• Author:
    Frost A; Mross K; Steinbild S; Hedborn S; Unger C; Kaiser R; Trommeshauser D; Munzert G
    Title:
    Phase I study of the PK1 inhibitor BI 2536 administered intravenously on three consecutive days in advanced solid tumours.
    Source:
    Curr Oncol 19 (1), 28-35 (2012)
  • Author:
    Bridges JFP; Mohamed AF; Finnern AW; Woehl A; Hauber A
    Title:
    Patients' preferences for treatment outcomes for advanced non-small cell lung cancer: A conjoint analysis.
    Source:
    Lung Cancer (Neth) Article in Press (2012)
  • Author:
    Eberl M; Klingler S; Mangelberger D; Loipetzberger A; Damhofer H; Zoidl K; Schnidar H; Hache H; Bauer H-C; Solca F; Hauser-Kronberger C; Ermilov AN; Verhaegen ME; Bichakjian CK; Dlugosz AA; Nietfeld W; Sibilia M; Lehrach H; Wierling C; Aberger F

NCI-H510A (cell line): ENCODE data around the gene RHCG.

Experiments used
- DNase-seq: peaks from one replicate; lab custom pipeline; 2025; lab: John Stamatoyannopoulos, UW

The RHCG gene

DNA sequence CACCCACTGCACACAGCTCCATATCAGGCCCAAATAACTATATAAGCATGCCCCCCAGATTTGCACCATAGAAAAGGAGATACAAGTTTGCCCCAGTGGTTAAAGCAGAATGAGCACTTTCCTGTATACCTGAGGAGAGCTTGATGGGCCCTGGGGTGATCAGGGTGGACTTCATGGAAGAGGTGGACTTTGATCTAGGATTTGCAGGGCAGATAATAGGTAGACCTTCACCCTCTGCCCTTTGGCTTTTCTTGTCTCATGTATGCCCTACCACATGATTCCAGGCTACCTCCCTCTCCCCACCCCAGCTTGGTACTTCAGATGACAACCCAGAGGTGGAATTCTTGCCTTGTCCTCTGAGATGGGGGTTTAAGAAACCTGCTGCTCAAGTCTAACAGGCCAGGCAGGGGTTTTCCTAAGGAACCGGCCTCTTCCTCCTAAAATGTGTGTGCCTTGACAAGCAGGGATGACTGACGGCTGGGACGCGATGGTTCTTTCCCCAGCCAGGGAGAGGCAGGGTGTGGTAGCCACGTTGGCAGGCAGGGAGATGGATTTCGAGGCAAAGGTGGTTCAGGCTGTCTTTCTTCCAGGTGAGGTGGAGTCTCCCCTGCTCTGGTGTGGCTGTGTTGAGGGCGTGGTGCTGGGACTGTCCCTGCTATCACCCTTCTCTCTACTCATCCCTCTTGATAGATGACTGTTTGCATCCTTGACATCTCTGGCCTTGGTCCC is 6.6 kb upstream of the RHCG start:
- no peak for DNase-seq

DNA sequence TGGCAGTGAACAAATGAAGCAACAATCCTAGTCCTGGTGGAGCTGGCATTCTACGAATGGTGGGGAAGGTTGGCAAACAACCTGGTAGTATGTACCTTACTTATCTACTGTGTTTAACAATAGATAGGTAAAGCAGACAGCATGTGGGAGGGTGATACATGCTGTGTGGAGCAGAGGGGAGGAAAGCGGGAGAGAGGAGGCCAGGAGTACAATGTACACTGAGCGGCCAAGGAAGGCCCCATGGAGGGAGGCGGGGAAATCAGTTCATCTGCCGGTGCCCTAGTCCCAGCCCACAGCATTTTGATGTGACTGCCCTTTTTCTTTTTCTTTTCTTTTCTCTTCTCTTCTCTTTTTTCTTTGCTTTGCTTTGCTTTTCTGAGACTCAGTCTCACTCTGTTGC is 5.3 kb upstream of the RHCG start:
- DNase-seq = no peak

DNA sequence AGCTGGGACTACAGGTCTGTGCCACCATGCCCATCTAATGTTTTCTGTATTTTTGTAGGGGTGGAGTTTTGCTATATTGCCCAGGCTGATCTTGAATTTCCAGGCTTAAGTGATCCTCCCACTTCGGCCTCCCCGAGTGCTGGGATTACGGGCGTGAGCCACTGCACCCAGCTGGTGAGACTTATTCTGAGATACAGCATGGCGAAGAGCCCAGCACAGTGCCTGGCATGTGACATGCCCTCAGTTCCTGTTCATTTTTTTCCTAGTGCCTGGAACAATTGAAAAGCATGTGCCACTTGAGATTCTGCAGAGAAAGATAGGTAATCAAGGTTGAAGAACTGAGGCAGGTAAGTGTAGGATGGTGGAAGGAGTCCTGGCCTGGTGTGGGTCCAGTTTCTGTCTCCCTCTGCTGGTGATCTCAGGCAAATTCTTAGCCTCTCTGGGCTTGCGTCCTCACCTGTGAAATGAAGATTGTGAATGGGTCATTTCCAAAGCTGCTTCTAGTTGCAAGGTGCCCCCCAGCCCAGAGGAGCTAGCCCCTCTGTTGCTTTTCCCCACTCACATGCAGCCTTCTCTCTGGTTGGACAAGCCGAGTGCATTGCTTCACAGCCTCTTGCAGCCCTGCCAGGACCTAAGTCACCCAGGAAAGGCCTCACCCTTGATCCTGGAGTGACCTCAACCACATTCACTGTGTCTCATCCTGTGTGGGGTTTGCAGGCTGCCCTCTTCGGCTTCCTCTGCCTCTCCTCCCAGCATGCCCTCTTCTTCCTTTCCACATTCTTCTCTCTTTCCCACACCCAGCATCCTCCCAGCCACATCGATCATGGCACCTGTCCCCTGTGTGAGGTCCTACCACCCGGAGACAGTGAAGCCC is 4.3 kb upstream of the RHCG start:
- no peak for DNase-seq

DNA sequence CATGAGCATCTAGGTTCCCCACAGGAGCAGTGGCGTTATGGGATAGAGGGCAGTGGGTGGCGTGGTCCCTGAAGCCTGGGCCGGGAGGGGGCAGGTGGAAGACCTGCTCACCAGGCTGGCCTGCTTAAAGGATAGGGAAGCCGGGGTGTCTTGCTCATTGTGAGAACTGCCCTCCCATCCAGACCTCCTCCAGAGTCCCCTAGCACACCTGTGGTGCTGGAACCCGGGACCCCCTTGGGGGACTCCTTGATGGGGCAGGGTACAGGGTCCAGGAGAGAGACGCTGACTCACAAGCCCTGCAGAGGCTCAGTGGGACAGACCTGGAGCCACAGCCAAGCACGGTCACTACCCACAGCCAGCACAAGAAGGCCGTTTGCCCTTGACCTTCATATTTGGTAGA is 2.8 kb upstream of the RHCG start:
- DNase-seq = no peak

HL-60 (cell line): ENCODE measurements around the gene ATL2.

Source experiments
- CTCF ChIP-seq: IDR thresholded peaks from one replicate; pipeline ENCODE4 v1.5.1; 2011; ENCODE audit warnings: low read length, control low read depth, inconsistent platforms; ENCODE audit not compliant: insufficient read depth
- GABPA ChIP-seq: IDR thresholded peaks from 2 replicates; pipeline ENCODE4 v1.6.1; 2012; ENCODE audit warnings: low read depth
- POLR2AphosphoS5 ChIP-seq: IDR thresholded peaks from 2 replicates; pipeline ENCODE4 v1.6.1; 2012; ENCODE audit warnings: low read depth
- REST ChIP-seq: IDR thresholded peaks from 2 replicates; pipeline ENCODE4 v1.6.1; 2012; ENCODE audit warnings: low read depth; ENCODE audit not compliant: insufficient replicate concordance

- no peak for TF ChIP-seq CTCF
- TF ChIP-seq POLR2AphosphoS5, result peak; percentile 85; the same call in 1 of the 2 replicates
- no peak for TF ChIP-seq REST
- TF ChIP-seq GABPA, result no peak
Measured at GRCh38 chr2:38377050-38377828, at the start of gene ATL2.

Title:
    Hedehog-EGFR cooperation response genes determine the oncogenic phenotype of basal cell carcinoma and tumour-initiating pancreatic cancer cells.
    Source:
    EMBO Mol Med 4 (3), 218-233 (2012)
  • Author:
    Lin NU; Winer EP; Wheatley D; Carey LA; Houston S; Mendelson D; Munster P; Frakes L; Kelly S; Garcia AA; Cleator S; Uttenreuther-Fischer M; Jones H; Wind S; Vinisko R; Hickish T
    Title:
    A phase II study of afatinib (BIBW 2992), an irreversible ErbB family blocker, in patients with HER2-positive metastatic breast cancer progressing after trastuzumab.
    Source:
    Breast Cancer Res Treat 133 (3), 1057-1065 (2012)
    Abstract: